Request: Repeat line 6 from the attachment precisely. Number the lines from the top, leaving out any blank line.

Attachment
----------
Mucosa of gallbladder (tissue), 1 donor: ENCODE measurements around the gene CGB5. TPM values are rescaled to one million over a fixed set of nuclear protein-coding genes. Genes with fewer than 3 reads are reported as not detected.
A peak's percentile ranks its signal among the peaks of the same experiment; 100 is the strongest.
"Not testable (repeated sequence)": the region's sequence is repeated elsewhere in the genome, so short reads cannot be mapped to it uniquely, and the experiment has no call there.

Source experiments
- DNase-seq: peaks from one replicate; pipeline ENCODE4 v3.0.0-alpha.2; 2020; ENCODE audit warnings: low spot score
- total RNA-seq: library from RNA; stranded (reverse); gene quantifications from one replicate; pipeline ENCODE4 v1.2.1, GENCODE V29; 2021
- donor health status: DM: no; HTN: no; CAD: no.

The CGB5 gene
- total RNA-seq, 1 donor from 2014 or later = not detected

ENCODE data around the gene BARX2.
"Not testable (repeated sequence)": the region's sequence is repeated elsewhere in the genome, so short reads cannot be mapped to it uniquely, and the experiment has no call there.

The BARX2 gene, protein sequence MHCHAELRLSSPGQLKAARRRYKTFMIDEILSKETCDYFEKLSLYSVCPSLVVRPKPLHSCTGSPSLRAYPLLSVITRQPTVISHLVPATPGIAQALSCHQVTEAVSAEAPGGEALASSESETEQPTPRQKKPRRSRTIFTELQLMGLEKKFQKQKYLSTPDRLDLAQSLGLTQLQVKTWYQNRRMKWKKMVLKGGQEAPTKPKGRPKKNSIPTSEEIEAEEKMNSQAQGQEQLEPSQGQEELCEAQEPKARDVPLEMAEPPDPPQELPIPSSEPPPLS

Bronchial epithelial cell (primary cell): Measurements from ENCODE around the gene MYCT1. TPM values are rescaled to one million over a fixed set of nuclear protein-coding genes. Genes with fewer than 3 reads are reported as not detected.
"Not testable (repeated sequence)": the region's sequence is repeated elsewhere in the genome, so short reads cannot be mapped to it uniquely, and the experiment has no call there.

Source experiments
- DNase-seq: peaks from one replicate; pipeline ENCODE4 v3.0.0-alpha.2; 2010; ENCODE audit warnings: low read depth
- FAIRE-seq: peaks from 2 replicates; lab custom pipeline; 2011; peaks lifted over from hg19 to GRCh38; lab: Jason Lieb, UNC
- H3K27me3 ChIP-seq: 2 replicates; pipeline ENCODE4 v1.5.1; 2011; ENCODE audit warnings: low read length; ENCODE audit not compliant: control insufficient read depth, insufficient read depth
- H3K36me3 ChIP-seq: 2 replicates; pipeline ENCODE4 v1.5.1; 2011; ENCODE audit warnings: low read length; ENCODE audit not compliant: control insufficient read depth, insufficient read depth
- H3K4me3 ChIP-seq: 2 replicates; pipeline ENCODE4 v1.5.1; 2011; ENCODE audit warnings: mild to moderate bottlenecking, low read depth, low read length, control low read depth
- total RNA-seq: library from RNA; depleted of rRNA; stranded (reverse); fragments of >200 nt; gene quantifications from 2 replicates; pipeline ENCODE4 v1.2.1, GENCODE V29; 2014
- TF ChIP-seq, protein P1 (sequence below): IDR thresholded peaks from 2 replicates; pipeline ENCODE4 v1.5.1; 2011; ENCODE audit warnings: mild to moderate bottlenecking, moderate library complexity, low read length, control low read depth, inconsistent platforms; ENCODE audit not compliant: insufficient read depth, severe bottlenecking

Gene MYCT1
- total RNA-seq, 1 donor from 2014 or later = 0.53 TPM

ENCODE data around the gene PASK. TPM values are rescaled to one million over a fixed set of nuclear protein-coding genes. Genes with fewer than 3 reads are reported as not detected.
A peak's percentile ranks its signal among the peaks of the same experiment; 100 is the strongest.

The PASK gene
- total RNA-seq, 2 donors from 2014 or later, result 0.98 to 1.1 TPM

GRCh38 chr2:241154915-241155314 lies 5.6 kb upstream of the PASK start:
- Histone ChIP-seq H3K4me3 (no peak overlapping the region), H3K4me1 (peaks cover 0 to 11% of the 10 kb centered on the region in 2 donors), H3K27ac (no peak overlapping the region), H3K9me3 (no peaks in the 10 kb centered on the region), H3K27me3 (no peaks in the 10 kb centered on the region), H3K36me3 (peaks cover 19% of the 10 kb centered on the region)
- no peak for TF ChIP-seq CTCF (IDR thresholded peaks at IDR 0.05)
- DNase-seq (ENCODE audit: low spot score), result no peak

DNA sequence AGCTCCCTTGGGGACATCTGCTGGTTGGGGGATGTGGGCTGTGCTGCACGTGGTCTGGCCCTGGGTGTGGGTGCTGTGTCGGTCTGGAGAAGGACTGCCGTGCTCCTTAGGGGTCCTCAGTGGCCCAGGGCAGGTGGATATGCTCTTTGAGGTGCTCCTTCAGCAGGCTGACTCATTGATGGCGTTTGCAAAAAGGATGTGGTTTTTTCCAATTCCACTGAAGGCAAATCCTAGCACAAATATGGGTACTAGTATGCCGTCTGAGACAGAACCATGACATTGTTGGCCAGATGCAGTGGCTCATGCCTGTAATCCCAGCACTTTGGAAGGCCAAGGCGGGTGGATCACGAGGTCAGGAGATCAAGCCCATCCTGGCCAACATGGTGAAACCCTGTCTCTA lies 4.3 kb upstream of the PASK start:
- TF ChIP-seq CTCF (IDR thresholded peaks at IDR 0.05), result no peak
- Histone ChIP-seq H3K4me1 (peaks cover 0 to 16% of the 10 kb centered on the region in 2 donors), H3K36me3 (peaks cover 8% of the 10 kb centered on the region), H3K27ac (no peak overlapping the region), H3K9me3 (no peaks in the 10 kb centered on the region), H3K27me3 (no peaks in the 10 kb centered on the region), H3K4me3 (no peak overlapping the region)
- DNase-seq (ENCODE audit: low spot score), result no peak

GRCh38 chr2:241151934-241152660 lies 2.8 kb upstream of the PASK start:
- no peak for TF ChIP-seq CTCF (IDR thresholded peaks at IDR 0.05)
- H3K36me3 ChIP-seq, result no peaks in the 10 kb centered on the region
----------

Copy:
- total RNA-seq: library from RNA; stranded (reverse); gene quantifications from one replicate; pipeline ENCODE4 v1.2.1, GENCODE V29; 2021